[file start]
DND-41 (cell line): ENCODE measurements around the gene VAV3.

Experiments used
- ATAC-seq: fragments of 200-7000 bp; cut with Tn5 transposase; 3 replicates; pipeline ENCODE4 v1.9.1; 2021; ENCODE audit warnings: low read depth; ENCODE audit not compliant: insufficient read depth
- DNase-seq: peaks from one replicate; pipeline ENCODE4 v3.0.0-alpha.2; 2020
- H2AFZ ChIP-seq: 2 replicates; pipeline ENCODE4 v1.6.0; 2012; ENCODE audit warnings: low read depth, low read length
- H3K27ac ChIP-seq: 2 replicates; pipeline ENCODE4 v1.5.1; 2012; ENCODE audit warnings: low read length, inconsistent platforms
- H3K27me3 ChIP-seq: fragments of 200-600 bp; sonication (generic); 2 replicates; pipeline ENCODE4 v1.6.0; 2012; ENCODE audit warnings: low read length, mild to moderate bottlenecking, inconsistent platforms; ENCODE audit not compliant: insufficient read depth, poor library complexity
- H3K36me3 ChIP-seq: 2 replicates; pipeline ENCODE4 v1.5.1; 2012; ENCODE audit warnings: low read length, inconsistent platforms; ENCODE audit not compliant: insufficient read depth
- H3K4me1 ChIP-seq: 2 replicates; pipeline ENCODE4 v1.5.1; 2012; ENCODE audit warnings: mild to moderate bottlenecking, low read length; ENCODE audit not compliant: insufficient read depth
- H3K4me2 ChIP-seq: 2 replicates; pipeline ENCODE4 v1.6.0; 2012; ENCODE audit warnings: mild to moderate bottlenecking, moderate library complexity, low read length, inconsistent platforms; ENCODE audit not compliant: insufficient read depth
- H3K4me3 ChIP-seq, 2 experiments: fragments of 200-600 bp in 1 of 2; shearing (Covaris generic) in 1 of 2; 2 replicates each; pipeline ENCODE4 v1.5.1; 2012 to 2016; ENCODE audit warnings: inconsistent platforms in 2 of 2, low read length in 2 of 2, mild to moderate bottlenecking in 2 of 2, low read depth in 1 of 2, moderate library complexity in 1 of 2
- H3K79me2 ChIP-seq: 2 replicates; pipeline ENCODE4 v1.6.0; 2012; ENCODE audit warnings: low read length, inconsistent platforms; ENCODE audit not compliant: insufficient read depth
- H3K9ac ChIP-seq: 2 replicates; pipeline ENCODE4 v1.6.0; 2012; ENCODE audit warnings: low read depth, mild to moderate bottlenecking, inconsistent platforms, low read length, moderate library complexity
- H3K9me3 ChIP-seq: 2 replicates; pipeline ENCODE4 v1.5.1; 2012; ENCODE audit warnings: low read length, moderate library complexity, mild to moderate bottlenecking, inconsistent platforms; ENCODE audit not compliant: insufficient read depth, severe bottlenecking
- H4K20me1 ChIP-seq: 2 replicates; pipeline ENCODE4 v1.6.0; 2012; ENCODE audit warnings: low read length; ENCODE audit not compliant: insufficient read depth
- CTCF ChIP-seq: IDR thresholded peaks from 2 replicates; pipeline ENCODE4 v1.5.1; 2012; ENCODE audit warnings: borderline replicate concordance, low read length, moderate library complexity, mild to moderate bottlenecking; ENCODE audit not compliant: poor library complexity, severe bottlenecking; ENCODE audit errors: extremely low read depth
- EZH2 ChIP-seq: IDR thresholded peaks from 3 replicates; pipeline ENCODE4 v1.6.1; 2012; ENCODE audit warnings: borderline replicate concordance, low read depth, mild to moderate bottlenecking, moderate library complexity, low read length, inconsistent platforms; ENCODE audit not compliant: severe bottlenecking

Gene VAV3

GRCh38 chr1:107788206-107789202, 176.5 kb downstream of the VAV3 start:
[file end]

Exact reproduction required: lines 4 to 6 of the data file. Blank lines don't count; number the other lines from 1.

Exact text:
- DNase-seq: peaks from one replicate; pipeline ENCODE4 v3.0.0-alpha.2; 2020
- H2AFZ ChIP-seq: 2 replicates; pipeline ENCODE4 v1.6.0; 2012; ENCODE audit warnings: low read depth, low read length
- H3K27ac ChIP-seq: 2 replicates; pipeline ENCODE4 v1.5.1; 2012; ENCODE audit warnings: low read length, inconsistent platforms